For many years while giving presentations to students and civic groups, I have been saying that one can learn more about early American history by studying and learning about lighthouses than from any other single source. Recently, after reading a number of recent news stories about test results from high school students about to enter college as well as college students about to leave college, I am convinced more than ever of the importance of our efforts here at Lighthouse Digest to preserve and report the stories associated with our historic lighthouses.
In my opinion, most of the results from these questionnaires and tests, since they were multiple choice, should have been fairly easy. Some of the results of a variety of some of the different tests are:
54% could not identify the century in which the first American colony was established in Jamestown
75% had no idea what the Monroe Doctrine was.
49% had no idea who the leader of Germany was in World War II
55% did not know that the Battle of Yorktown ended the Revolutionary War.
55% did not know the name of the document that contains these words,
“We hold these truths to be self evident, that all men are created equal.”
If we were to give these same students a questionnaire on lighthouse history, even one with multiple choice answers, I’m positive the results would be even more disastrous than the results shown above.
Nearly every week, through our tireless research, we continue to rediscover parts of lighthouse history; from discovering old photographs of lighthouse keepers and lighthouse family members, to old documents, vintage newspaper stories, and other historical information. Sometimes we publish this information immediately, other times it may be held for a lengthy period of time while we try to piece together enough information to make a story complete. Whatever the case, we are constantly locating and saving yesterday’s nearly forgotten and lost lighthouse history while continuing to report on modern lighthouse events, which will become tomorrow’s history for the next generation.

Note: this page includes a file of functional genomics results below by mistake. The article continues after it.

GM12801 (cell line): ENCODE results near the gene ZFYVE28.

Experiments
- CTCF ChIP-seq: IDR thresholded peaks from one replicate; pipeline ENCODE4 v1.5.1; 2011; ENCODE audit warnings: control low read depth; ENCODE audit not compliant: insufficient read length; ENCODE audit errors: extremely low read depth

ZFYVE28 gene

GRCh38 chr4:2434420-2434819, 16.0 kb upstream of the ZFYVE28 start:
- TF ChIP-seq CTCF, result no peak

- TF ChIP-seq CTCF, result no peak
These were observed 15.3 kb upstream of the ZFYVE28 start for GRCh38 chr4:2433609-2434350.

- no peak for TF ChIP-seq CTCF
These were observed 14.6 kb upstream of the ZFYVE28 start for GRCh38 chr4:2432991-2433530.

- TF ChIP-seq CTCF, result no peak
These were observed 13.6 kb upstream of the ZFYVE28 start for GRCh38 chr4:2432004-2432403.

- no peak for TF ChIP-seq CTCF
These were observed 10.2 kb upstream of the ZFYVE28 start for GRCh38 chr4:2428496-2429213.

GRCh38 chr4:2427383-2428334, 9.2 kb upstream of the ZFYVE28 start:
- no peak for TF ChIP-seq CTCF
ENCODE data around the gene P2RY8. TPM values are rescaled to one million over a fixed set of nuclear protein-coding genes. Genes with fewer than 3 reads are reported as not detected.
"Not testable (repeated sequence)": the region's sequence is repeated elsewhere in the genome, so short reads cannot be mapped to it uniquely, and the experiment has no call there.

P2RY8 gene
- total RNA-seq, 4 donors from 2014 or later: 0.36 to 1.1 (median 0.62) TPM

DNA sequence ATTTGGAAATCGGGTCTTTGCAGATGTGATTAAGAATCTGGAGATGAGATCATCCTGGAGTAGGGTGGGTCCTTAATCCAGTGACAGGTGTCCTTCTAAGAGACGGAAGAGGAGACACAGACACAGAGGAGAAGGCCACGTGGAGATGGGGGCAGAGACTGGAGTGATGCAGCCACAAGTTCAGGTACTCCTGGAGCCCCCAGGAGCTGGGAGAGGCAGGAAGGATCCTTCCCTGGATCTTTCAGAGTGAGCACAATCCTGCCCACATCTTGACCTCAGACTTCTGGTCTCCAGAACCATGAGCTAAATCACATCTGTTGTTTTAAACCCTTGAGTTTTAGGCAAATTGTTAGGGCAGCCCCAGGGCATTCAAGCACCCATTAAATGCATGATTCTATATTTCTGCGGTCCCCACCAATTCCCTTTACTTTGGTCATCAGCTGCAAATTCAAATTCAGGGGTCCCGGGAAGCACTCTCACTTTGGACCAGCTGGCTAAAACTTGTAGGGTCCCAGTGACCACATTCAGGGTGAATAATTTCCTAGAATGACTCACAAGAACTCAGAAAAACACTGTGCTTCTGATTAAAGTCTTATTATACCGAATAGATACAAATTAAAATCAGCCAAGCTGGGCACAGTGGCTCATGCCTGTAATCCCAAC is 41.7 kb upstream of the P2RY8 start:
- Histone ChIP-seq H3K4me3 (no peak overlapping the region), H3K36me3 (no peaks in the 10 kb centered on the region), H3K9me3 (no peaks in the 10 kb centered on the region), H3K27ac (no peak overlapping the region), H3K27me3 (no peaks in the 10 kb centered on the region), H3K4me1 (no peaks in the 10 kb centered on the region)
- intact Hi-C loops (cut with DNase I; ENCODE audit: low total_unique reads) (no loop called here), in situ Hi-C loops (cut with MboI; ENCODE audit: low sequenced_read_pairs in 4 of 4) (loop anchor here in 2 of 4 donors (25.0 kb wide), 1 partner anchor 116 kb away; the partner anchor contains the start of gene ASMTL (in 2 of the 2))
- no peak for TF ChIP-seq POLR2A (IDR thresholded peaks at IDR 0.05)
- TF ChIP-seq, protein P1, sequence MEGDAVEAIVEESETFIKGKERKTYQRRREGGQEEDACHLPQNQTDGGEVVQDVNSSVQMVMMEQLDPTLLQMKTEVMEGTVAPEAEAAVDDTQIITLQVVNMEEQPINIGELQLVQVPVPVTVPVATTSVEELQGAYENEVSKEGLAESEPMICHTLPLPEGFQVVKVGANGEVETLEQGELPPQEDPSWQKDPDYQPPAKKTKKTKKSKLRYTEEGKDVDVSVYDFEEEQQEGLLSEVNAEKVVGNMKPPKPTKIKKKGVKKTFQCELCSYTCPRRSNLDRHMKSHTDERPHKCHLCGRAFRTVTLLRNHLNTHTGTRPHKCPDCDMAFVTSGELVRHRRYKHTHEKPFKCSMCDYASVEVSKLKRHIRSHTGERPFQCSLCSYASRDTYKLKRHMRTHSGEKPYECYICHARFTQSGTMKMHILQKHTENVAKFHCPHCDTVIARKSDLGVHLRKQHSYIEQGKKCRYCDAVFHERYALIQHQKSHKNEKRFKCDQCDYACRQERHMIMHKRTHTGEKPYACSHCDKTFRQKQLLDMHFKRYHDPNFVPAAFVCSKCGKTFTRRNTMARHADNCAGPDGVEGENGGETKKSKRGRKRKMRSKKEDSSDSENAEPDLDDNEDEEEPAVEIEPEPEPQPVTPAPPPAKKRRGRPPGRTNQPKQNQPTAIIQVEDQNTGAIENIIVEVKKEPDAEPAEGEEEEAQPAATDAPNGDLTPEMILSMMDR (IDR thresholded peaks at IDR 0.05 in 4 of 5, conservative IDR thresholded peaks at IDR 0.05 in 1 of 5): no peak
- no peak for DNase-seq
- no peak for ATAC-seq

I can assure you that this is all of a labor of love and is not done for monetary purposes, since the cost of research is much greater than the income from publishing.
If you believe as we do, that we are doing the right thing, then we need your help. This can be done in a number of ways that could include ordering a gift subscription for another person, ordering a gift subscription for your favorite library or history teacher, or making a donation to our research fund, or to our light keepers reading fund that provides Lighthouse Digest to schools and libraries.
Lighthouses are among the oldest standing structures in America and their
history must be saved and their stories must be told. In order to understand who we are as a people, we must first understand where we came from and how we arrived at this point as a nation.
Yes, you can make a difference in helping us to save lighthouse history while teaching others about it.
This story appeared in the
April 2008 edition of Lighthouse Digest Magazine. The print edition contains more stories than our internet edition, and each story generally contains more photographs - often many more - in the print edition. For subscription information about the print edition, click here.
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